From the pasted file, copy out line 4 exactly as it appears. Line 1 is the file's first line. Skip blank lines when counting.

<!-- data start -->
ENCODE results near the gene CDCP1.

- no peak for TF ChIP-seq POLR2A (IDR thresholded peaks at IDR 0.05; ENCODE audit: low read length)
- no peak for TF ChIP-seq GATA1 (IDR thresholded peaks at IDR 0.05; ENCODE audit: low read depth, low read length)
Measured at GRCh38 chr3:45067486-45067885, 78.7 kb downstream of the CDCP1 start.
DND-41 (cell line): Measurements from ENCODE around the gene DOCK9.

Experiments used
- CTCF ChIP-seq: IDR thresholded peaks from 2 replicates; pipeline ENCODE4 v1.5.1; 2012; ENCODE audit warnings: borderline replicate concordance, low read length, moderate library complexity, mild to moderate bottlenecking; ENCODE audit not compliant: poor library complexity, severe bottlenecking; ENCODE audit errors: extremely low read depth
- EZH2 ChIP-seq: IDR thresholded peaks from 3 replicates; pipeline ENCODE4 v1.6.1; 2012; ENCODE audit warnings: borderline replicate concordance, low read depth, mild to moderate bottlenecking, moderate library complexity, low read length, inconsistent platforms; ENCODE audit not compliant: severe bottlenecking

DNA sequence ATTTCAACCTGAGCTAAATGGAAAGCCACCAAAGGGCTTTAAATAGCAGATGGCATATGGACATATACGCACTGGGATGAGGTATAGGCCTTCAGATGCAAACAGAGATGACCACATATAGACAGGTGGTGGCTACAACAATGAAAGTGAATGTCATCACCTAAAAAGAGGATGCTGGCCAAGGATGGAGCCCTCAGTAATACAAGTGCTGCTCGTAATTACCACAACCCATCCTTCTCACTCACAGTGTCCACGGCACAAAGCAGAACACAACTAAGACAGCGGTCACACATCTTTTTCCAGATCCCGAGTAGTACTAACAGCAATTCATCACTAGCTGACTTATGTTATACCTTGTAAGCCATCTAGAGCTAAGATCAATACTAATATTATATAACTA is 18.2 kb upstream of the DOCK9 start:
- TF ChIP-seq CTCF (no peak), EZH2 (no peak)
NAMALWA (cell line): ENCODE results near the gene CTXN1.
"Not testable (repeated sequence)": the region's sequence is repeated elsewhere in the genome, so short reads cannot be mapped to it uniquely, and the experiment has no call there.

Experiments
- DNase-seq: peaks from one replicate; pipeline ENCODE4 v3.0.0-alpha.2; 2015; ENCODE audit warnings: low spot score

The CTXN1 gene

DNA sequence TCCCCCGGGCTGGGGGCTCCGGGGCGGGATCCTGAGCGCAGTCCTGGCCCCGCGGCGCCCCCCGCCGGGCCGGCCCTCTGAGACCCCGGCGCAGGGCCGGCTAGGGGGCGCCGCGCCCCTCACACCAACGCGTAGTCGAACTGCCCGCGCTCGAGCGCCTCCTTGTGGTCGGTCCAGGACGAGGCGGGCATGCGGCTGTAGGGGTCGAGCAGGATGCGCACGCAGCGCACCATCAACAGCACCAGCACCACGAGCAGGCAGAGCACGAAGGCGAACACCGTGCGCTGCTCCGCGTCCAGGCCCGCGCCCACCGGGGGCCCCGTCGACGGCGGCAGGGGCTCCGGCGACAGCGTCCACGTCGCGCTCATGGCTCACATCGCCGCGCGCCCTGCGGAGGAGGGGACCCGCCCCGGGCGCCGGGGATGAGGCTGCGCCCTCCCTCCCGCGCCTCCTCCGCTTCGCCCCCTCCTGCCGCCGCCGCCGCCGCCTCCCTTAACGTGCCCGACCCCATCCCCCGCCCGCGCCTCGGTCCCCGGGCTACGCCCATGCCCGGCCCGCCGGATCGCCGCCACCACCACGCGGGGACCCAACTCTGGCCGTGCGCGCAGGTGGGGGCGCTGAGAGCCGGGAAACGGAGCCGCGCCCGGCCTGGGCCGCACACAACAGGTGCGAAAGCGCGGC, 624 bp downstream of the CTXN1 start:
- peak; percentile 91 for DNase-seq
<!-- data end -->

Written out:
Measured at GRCh38 chr3:45067486-45067885, 78.7 kb downstream of the CDCP1 start.